In the early days of the COVID-19 pandemic, the Federal Reserve lowered interest rates to nearly zero to forestall an economic collapse, which indicated that rates would remain low until the central bank felt “confident that the economy has weathered recent events and is on track to achieve its maximum employment and price stability goals.” Now, given current unemployment rates and Federal Reserve Chair Jerome Powell's statements last week, Goldman Sachs predicts such confidence won't inspire the Fed until at least 2025.
What happens when the Fed lowers interest rates, and why should it matter to you? That depends entirely on whether you are an individual consumer, business owner, or lender. Let's explore why the Federal Reserve raises or lowers interest rates in the first place, the effects of lower interest rates, and the possible consequences of keeping rates low for such a prolonged period.
What happens when the Fed lowers interest rates?
Typically, when the Fed lowers interest rates, it signals that economic growth is slowing. Lower interest rates encourage more qualified borrowers to take out loans or open new lines of credit. For consumers, this can result in more home-purchasing power if they are looking to mortgage a new home or refinance an existing mortgage. Typically, however, the lower interest rates drop, the more conservative lenders become regarding approval.
While consumers with good credit and steady income can benefit from the Fed lowering interest rates, the biggest beneficiaries of a rate cut are business owners. One of the primary justifications for adjusting interest rates down is that it encourages companies to take out loans to grow their business. Ideally, this results in more jobs and therefore lower unemployment.
Unemployment in 2020 peaked in April at 14.7 percent, the highest it has been since the Great Depression, which saw nearly 25 percent of Americans out of work in 1933. By July, the jobless rate had fallen to 10 percent. However, the number of those unemployed for 15 to 26 weeks rose by 4.6 million to 6.5 million, according to the Bureau of Labor Statistics, which signifies that a significant number of jobs that disappeared at the start of the pandemic have not returned and some may never return. Recovering jobs is almost certainly a primary influence on the Fed's decision to keep rates low for the foreseeable future.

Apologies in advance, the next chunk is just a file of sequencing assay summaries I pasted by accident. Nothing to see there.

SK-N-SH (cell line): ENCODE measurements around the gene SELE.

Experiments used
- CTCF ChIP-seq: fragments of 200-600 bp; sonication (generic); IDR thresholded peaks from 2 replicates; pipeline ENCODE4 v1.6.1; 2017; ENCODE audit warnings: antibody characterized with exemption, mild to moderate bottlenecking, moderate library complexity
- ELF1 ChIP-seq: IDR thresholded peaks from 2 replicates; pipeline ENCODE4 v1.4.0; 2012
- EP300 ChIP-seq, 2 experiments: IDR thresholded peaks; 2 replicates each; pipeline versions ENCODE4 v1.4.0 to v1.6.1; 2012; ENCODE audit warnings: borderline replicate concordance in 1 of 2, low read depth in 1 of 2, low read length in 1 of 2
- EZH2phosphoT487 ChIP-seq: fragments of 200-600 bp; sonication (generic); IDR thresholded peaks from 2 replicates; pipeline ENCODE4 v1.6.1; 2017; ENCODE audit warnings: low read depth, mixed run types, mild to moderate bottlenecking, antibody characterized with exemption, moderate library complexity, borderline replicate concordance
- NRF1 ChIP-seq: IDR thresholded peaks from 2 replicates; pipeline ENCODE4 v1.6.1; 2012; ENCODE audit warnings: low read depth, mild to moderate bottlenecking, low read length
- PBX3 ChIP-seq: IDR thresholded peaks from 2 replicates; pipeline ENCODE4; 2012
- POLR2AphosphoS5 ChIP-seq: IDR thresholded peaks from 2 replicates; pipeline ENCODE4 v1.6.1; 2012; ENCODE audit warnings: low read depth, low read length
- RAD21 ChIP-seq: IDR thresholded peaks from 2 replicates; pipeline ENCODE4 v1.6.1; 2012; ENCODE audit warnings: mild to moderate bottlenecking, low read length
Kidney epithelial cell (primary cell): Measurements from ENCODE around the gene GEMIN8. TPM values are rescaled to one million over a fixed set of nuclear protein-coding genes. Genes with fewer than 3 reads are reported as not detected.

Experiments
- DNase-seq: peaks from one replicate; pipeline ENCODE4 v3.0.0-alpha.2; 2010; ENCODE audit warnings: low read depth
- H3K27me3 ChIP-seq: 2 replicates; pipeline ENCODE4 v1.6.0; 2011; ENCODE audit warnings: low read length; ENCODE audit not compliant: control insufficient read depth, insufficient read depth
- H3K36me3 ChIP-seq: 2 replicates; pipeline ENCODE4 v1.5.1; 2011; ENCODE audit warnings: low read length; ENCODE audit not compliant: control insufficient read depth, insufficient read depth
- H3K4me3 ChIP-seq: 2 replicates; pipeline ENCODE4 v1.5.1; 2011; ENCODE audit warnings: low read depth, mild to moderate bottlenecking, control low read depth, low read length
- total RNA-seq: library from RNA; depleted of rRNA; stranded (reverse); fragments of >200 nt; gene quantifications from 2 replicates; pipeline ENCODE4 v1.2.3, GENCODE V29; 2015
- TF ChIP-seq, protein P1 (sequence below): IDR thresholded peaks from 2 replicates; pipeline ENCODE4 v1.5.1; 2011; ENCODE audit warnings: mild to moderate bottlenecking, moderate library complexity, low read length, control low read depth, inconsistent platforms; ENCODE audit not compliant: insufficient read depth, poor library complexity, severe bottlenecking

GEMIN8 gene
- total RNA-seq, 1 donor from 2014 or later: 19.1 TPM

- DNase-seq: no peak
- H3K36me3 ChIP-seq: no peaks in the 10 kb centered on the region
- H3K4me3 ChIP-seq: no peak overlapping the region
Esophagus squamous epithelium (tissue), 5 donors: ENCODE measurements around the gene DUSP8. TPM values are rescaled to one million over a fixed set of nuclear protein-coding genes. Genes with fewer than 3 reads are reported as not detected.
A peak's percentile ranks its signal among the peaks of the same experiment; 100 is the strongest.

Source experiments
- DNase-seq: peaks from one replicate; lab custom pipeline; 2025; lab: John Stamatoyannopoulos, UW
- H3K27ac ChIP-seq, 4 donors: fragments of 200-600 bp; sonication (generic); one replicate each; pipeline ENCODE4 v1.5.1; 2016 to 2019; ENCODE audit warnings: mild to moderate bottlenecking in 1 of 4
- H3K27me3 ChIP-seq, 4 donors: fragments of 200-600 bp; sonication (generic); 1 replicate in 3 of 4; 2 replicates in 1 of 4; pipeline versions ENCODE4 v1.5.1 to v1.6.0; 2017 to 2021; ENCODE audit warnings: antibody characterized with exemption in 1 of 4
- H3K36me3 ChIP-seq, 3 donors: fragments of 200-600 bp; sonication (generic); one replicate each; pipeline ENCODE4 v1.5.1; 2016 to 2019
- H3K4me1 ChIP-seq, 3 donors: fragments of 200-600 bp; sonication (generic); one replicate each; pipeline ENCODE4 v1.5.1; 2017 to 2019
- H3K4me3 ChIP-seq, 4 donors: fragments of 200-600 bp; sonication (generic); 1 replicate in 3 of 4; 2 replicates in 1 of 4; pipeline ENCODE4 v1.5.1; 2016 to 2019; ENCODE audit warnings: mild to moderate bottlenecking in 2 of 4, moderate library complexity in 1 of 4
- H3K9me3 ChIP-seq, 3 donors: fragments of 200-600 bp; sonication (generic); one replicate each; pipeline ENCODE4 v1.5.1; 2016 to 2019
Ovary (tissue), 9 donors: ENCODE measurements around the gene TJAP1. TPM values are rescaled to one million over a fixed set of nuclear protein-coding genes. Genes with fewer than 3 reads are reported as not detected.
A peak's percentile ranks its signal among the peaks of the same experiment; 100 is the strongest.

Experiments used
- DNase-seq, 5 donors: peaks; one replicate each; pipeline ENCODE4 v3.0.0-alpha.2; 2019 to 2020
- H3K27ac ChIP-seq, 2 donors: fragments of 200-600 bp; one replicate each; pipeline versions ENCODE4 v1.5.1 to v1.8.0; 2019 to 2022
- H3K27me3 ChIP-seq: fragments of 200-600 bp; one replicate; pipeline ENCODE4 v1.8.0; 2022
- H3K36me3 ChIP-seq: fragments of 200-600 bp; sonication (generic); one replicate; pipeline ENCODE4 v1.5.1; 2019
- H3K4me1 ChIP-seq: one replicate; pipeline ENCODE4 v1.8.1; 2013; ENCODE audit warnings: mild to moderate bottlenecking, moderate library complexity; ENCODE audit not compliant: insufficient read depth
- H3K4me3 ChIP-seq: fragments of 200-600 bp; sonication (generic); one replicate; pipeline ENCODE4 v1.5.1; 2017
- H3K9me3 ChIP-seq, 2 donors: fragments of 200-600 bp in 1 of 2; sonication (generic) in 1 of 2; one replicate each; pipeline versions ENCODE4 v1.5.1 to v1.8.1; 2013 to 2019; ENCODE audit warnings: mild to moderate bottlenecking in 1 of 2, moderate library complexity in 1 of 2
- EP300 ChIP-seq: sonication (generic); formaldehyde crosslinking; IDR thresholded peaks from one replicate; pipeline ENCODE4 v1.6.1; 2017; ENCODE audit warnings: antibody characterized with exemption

Why Goldman Sachs thinks interest rates will stay low until 2025
Typically, the Fed will move to increase rates again as inflation rises. On Aug. 27, Fed Chair Jerome Powell announced that the central bank will seek to target inflation that averages 2 percent over time, much higher than it would allow historically. Based on this decision and the current unemployment rate, Goldman Sachs researchers concluded from the announcement that "an aggressive average inflation targeting policy would keep rates very low for a long period of time and would return inflation to its 2 percent baseline in about a decade.”
However, one detail that remains unclear to analysts — and to the Fed, it seems — is how the central bank plans to offset this prolonged period of near-zero fed rates. While there is speculation that the Fed may purchase more bonds and mortgage-backed securities to help lenders finance more loans, Fed Vice Chair Richard Clarida has indicated that the Fed is adopting a "wait and see" approach. The Fed will revisit that question when the economy's recovery is on track.